31 July 2019
· A legacy from the late US Supreme Court Justice John Paul Stevens ·
I usually make my topical comments on Twitter, reserving blog posts for less ephemeral subjects. So it was when the retired American lawyer and jurist John Paul Stevens died on the 16th of this month at the venerable age of ninety-nine. I raised my glass to mark his passing, as did many Oxfordians. Stevens was not just a lover of Shakespeare, he was a quiet but known partisan of mine. (WSJ login required, sorry.)
Here is the news that merits a post: in covering Stevens’s life, the New Yorker magazine has included, in its issue for 5 & 12 August, a piece by Tyler Foggatt titled “Poetic Justice” in the paper edition (Talk of the Town section) and “Justice Stevens’s Dissenting Shakespeare Theory” online.
For reasons of etiquette as well as legality I’m not going to purloin the whole article. The first paragraph should serve to get you to go read the rest at the magazine’s site. It can be found at this link [newyorker.com], or by clicking the screencap.
(article continues at the linked page)
If you live where it’s sold and you want to buy
a print copy, the issue’s cover looks like this.
For my page banner I did purloin part of a photo posted a decade ago by the Shakespeare Oxford Society, who joined with the Shakespeare Fellowship to present Justice Stevens with the Oxfordian of the Year award, as described in the New Yorker piece. (The two groups later combined to become the Shakespeare Oxford Fellowship.) The old SOS website is still up with its article about the presentation, and the uncropped photo including smiling faces and Justice Stevens’s bow tie. The photo was taken by Steve Petteway for the Collection of the Supreme Court of the United States.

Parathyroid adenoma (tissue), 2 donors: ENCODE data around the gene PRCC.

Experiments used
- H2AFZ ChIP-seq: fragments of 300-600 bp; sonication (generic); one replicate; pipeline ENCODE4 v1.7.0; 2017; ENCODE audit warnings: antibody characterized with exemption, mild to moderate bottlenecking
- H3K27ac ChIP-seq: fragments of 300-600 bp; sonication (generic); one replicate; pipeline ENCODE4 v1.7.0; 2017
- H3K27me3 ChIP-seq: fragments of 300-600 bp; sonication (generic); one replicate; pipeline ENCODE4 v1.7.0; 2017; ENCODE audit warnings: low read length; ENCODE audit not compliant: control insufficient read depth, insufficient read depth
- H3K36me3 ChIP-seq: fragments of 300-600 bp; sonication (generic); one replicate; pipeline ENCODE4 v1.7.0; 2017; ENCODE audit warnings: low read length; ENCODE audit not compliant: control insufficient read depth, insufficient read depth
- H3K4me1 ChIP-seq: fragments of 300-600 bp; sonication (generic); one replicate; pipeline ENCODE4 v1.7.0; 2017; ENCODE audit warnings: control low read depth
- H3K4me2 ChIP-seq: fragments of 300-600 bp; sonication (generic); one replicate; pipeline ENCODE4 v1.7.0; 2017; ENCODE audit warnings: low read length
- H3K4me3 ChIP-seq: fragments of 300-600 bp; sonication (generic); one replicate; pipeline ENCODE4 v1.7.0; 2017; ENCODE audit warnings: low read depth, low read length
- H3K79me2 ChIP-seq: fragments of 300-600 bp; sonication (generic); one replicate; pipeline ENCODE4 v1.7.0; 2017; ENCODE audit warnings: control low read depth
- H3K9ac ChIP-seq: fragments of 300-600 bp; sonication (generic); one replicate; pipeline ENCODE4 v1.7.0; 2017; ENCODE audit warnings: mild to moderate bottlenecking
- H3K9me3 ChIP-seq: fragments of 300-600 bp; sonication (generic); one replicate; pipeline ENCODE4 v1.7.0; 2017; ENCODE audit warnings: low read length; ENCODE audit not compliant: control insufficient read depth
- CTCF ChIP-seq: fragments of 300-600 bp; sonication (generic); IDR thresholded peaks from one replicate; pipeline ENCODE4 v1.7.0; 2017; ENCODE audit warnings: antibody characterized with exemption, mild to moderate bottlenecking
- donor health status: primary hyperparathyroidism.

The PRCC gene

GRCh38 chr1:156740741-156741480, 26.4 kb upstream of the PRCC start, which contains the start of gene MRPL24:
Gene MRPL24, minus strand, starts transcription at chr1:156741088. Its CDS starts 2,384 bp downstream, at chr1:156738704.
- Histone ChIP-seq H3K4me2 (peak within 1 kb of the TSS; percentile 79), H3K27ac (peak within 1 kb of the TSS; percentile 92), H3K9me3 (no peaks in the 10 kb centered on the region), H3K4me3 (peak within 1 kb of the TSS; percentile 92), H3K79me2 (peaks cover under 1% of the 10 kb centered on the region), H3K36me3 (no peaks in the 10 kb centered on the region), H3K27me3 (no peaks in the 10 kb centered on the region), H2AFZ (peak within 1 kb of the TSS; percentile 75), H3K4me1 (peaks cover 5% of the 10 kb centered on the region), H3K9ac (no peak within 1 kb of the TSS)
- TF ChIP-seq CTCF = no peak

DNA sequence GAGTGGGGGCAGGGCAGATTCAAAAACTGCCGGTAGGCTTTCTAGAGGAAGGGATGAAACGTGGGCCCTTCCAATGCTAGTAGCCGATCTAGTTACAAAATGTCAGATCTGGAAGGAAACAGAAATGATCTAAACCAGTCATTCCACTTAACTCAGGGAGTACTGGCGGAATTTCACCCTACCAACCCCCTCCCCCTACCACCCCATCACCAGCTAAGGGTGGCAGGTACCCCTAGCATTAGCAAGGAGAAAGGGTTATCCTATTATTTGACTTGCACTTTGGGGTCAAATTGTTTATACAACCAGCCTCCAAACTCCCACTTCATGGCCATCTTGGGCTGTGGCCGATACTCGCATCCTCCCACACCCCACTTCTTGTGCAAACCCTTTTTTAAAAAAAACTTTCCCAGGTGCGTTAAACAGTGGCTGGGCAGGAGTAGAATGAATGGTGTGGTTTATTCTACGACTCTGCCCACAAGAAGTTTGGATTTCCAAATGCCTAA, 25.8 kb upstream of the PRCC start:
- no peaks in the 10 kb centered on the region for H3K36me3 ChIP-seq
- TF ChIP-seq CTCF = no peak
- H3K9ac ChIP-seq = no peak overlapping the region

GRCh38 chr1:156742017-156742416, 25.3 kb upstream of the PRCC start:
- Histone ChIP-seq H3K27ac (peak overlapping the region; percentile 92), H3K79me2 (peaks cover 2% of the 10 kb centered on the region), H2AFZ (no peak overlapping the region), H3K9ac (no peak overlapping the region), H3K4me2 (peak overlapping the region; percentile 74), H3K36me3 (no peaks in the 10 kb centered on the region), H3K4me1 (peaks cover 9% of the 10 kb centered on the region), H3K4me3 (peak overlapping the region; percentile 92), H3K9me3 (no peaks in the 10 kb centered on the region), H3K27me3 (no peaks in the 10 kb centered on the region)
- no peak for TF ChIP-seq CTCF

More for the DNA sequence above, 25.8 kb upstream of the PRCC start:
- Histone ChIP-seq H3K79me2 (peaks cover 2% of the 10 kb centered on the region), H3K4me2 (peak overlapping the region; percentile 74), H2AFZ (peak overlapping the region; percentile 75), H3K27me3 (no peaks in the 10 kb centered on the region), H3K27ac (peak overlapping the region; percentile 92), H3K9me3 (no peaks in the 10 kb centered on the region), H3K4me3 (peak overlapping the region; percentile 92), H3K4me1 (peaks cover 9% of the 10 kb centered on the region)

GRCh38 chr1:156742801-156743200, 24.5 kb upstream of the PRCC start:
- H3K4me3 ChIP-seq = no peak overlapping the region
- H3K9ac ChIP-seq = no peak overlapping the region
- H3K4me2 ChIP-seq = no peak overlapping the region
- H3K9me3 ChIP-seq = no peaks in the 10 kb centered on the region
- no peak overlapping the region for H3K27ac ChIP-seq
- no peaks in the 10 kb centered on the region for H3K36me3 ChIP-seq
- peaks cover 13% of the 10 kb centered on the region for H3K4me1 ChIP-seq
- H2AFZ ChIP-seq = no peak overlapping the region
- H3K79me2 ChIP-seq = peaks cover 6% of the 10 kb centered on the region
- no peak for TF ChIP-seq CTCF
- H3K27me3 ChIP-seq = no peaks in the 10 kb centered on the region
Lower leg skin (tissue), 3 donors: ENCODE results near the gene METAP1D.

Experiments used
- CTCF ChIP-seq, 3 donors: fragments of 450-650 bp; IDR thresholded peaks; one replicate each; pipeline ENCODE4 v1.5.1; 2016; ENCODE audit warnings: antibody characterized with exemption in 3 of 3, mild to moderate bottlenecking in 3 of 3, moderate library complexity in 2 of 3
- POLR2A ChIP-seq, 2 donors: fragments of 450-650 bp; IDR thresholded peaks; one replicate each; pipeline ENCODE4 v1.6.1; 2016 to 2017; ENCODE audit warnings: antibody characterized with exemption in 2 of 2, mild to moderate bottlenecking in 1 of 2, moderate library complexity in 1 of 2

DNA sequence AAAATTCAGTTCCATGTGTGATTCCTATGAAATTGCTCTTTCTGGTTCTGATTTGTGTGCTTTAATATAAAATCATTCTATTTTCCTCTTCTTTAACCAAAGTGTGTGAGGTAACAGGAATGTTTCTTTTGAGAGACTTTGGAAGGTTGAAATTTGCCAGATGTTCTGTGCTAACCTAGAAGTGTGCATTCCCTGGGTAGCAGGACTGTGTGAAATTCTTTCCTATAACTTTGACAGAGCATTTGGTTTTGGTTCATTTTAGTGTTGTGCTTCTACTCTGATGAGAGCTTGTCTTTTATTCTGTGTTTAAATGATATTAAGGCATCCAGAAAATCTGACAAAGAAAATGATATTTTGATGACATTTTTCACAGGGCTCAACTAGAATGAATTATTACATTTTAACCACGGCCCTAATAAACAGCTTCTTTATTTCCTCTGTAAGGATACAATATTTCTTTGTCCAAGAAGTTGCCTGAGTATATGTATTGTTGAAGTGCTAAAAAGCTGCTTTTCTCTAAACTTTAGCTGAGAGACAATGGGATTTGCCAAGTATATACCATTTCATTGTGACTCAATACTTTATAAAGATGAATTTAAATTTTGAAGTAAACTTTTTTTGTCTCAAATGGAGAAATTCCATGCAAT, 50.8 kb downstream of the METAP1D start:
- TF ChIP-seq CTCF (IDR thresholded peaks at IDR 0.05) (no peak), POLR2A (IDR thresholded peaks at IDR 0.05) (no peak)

As for the New Yorker: there is no more important path toward correcting the literary/historical record than to get the Authorship issue before the eyes and ears of people who have never been taught nor told the first thing about it. Once they learn that real questions exist and that I used to, once they’re curious about what they don’t know and how come why not, then the facts that have survived and common sense will do the rest of the work. This is the pole star of my optimism. At the length, truth will out.
Mr Foggatt, in his article’s quick summary of Oxfordianism, states:
And it explains why the plays are so good, so complicated, so familiar with the concerns of nobility and the geography of Italy.
What a treat it was to read something this aware in a magazine belonging to the mainstream of popular culture. Positive coverage in a publication with the New Yorker’s high standards and large circulation is a precious bequest to receive, even indirectly.
Thank you, Justice Stevens. It beats a second-best bed.
- • Shakespeare: Author or Pseudonym? [2h14m video] [c-span.org]
- · Moot Court at American University, Washington DC, 25 September 1987
- · with US Supreme Court Associate Justices William J Brennan Jr, Harry A Blackmun, and John Paul Stevens
- • The Shakespeare Canon of Statutory Construction [PDF] [upenn.edu]
- · by John Paul Stevens
- · University of Pennsylvania Law Review, April 1992
- • In Memoriam: Justice John Paul Stevens [shakespeareoxfordfellowship.org]
- · by Tom Regnier
- · 17 July 2019
- · Also includes the photo of Justice Stevens receiving his plaque in 2009. Mr Regnier was one of the presenters.